Julia: Yeah, I mean, you raised...I mean you touched on this a little bit before about health claims, and that's sort of part and parcel of the legislation. So the problem is...I mean, it's very much a grey zone at the moment. We've had the National Health Products bill has been in front of Parliament at it’s third reading. I've been involved very much in petitioning it and preventing it from going through, and so far we've been really successful at preventing it from going through.
What it would essentially do, I mean, what they're claiming it would do is give greater confidence to Kiwis about claims that can be made on supplements, but it would also limit the doses that would be allowed so...basically take in the TGA limits that are there and apply them in New Zealand. And make it even worse because they would take some of the limits that are applied in Canada and take those, and basically take the lower limit. So we would really lose out in terms of opportunity to be able to use things at a therapeutic level.
Andrew: That's the whole point.
Julia: Oh, it's such an interesting...I mean, it's a really interesting area to delve into. Essentially, though, if you have...like, allowing health claims to be made on natural health products they say is a good thing. But if you actually start to delve into it, and, you know, there's a lot of health claims that have been proposed and put forward for New Zealand, you know, that will support, you know, mood, or will support cognitive functioning. But when you look at the research, and, you know, a really good example here is the VITACOG trial, which is a trial that came out of the UK that showed that if you use three B vitamins at a certain dose, and I can't, you know, I can't remember all the doses specifically, that they could assist in preventing cognitive decline. So that health benefit is allowed in New Zealand according to this new bill. But the doses that are required in order to match that health claim aren't allowed because they were putting limits on B12, like really low limits. Low limits on folate, etc. So they're saying that we're going to allow these health claims to be made but they're not allowing the manufacturer to use the nutrients at the level that is required in order to be able to make that health claim. Does that follow?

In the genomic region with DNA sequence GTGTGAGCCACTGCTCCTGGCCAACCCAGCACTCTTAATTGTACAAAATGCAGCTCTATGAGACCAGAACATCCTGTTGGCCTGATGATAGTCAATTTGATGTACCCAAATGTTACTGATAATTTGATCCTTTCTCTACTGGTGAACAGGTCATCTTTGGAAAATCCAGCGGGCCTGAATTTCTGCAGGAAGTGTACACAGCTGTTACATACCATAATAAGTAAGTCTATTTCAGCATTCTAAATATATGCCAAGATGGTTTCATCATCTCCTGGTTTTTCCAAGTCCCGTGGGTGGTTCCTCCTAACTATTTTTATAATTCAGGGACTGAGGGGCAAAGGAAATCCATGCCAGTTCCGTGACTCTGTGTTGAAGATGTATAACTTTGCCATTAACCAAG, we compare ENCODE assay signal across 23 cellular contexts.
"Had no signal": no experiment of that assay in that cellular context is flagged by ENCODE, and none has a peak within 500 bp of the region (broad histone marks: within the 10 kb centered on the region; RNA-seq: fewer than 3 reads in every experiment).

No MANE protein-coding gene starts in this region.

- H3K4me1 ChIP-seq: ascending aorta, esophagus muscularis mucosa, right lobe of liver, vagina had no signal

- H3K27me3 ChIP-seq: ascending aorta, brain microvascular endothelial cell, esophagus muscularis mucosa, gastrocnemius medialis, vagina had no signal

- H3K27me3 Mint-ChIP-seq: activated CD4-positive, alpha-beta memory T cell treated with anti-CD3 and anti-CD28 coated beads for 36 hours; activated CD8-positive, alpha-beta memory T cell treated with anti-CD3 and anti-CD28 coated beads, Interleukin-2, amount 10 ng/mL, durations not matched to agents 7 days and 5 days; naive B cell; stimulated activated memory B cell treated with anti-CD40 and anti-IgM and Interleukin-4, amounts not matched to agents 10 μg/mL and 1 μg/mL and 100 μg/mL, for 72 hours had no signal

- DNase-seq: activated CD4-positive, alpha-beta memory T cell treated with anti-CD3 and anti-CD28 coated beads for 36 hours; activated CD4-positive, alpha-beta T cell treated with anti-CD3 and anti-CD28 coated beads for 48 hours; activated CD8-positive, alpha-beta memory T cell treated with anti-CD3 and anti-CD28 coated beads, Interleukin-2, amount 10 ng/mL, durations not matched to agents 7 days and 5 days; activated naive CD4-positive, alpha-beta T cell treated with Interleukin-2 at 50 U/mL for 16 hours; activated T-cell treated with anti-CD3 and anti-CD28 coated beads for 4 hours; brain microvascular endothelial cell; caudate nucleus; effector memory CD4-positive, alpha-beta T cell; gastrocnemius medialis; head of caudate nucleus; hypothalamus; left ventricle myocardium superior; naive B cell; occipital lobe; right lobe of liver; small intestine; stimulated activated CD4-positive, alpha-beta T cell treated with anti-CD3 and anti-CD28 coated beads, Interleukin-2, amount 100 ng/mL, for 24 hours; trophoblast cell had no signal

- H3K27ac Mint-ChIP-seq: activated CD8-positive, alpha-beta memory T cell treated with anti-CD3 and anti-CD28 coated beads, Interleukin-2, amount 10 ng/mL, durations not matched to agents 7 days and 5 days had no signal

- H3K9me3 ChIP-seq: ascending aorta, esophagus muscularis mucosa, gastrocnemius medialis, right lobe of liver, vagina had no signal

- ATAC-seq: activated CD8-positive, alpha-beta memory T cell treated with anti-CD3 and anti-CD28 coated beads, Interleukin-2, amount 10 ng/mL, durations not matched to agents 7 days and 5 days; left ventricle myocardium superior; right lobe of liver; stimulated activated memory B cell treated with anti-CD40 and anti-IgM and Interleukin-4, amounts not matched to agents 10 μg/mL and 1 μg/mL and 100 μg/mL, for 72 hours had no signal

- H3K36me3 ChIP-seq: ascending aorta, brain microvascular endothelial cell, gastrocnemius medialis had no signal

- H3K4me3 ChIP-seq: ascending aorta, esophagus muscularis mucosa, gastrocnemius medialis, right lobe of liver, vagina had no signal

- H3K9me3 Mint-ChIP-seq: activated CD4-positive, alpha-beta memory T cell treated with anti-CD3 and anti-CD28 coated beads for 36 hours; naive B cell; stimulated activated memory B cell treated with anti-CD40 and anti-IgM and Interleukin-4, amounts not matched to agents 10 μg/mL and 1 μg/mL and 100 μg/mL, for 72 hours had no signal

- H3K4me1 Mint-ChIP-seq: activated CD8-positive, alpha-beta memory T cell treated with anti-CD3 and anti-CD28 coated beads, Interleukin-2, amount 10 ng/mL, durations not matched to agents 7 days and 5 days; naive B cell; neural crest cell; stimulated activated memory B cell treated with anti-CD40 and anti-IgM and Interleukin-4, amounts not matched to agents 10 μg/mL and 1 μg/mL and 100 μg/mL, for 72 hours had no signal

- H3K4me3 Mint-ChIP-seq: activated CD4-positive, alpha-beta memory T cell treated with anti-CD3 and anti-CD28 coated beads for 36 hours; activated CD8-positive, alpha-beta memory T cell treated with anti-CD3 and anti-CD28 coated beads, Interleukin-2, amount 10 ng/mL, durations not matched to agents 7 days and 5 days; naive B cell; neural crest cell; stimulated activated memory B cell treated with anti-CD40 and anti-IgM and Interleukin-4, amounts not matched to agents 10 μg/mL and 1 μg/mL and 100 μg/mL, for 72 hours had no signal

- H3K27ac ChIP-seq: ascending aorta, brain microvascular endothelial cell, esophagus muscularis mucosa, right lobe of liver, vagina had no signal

Andrew: Oh, yes. Call me a conspiracy theorist but I do stick to the adage that just because you're paranoid doesn't mean you're not being followed.
Julia: Exactly, exactly.
Andrew: And I wonder if this is a way, a backdoor way of allowing Codex Alimentarius to prevail.
Julia: Yes! You've got it, exactly. And so we all need to be really, really suspicious of that kind of legislation...
Julia: ...that wants to limit the levels. Because they also claim that it's about safety. And I've done a lot of submissions again to our government around safety of nutrients. And produced all the documents that are required in order to show that. For example, I mean, B12 is a great example. B12 is limited to a very small dose for...you know, based on the...for TGA. I mean, I know the TGA...I can't remember what it is, you know, it's just a few micrograms. You know, B12 is a good example. It's where they put a really low limit on it. And yet B12 is water-soluble and there's no toxicity related to B12 whatsoever, so there really shouldn't be a limit on it. There's no need for a limit on it, so why have they limited it? Why is that being put forward? So you have to then wonder what is the ulterior motive to put a limit on B12? Because we know that B12 is so important for a good mental health functioning. And we need it at those really high levels in order for it to have the impact.
So that's one of those really curious ones where they're claiming safety and keeping New Zealanders safe. But actually, the data don't support that. So when I started to...you know, started going through all of the five and a half thousand ingredients that are being put forward with all of their dose restrictions on them. And started to go through all the vitamins and minerals and see these dose restrictions, they were not logical, they were not based in science. And so that was my huge objection to the whole thing. Which is that they're saying it's about keeping Kiwis safe and it's not. And you guys have the TGA and you've got limits on your nutrients, and it's not about safety. It's about preventing nutrients from being used at a medicinal level. Because that's where...I mean, you can get these nutrients at those therapeutic doses, but it has to be registered as a medicine.